This is an image of Venus.
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Like Mars, there is no plate tectonics on the surface of Venus. The surface of Venus does not *seem* to have changed or moved in billions of years. Unlike the case of Mars, however, careful examination of the evidence supports the idea that the surface of Venus may be active in a way that is very different from the Earth.
- 1.) An examination of the surface of Venus shows cratering at all latitudes and longitudes. Craters are wiped out when the surface of a planet moves. Heavy cratering stopped soon after the solar system formed, about 4 billion years ago, so a surface which still shows evidence of that catering has not changed in a very long time.
- 2.) Although heavy cratering has stopped, some cratering continues to this day. The impact of the SL-9 comet shows that planets can still be hit by objects in space. The cratering record of Venus is *very* peculiar in that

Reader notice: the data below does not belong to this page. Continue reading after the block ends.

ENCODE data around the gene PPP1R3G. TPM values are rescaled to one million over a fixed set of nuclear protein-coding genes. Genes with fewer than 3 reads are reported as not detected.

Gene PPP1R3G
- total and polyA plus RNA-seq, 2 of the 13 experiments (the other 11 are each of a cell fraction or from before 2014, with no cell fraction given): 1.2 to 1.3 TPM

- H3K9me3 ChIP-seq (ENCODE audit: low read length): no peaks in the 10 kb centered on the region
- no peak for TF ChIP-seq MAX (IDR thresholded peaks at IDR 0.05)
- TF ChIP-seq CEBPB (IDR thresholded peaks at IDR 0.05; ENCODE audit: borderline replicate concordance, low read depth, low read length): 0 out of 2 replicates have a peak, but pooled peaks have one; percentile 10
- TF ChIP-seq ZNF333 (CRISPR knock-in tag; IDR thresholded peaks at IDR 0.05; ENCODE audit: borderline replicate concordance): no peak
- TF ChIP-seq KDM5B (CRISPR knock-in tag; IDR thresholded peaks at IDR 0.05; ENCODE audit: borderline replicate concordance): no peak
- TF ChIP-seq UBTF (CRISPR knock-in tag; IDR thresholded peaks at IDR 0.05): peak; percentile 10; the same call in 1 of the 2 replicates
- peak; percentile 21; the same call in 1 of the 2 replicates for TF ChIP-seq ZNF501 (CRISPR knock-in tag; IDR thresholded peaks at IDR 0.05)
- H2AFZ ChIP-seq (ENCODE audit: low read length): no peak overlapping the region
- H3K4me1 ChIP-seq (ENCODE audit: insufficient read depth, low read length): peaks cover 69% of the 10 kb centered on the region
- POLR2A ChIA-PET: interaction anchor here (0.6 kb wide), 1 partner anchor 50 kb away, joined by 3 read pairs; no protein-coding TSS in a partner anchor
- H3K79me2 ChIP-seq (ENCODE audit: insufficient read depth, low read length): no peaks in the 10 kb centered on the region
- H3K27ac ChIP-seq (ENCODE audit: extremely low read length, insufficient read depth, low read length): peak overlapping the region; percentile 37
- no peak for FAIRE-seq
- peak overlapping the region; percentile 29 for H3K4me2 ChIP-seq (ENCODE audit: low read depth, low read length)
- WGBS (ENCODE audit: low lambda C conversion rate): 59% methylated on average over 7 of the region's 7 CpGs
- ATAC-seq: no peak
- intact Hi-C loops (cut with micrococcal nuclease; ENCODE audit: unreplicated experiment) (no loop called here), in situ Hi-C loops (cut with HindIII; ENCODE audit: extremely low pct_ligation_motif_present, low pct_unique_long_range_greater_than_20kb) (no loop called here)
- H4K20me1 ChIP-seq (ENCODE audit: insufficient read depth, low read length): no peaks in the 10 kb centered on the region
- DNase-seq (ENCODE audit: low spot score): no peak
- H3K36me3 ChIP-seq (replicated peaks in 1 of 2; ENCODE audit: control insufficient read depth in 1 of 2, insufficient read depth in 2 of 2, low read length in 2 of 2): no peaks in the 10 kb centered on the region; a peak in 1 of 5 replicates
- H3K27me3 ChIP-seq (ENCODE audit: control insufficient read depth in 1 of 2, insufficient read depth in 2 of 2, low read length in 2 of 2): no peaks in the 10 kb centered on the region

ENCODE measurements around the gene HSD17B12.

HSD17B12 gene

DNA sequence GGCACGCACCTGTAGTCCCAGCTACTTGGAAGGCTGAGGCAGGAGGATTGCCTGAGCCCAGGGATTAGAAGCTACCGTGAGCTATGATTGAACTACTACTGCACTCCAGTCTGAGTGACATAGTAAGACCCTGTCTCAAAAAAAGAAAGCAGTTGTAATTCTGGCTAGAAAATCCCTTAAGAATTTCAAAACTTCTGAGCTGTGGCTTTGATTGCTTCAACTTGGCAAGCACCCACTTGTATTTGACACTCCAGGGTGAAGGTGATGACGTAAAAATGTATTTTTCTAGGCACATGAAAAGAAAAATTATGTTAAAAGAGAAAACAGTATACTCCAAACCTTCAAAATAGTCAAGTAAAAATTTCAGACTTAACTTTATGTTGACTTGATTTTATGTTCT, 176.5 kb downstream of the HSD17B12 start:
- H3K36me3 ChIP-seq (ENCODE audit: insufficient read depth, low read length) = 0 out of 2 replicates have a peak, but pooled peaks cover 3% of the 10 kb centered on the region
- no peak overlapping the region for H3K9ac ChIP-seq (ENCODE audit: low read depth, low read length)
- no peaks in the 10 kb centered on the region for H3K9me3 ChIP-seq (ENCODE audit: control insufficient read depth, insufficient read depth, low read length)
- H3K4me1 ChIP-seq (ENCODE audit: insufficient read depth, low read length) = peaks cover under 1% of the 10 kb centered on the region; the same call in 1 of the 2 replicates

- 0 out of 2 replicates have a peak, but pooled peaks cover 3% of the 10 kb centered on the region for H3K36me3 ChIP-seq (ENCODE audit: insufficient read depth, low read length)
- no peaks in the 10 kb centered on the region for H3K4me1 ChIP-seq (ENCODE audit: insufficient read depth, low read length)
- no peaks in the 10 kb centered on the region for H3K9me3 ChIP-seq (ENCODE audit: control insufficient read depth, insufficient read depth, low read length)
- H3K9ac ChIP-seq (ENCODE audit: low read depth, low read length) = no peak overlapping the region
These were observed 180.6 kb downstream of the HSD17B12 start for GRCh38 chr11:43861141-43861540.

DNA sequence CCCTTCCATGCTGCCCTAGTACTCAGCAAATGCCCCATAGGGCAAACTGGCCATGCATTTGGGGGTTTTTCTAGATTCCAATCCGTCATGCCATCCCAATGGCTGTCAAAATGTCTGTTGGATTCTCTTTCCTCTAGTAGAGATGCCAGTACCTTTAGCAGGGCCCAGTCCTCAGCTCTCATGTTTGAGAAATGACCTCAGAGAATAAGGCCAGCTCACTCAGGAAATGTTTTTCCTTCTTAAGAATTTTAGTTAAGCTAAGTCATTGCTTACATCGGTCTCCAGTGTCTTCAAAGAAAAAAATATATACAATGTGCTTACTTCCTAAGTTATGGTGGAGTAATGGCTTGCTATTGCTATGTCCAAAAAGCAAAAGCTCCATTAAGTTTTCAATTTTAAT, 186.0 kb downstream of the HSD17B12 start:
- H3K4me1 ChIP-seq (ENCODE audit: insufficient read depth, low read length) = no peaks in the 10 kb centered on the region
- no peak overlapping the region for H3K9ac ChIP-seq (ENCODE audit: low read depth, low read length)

- all surfaces are evenly cratered
- the cratering rate is roughly the same as that of the Earth at present.
- 3.) Features which suggest a lithosphere in motion are present, but few on Venus.
The surface of the Earth changes rapidly, so evidence of terrestrial cratering rapidly disappears. Nevertheless, because not every land mass undergoes subduction, there are regions of the Earth's surface that are nearly 4 Billion Years old. The case may not be the same on Venus. This evidence suggests an age for the entire surface of Venus of not more than 500 million years!
This evidence suggests that Venus has a completely different cooling history than that of the Earth, and the entire surface is forced to change every few hundred million years or so.
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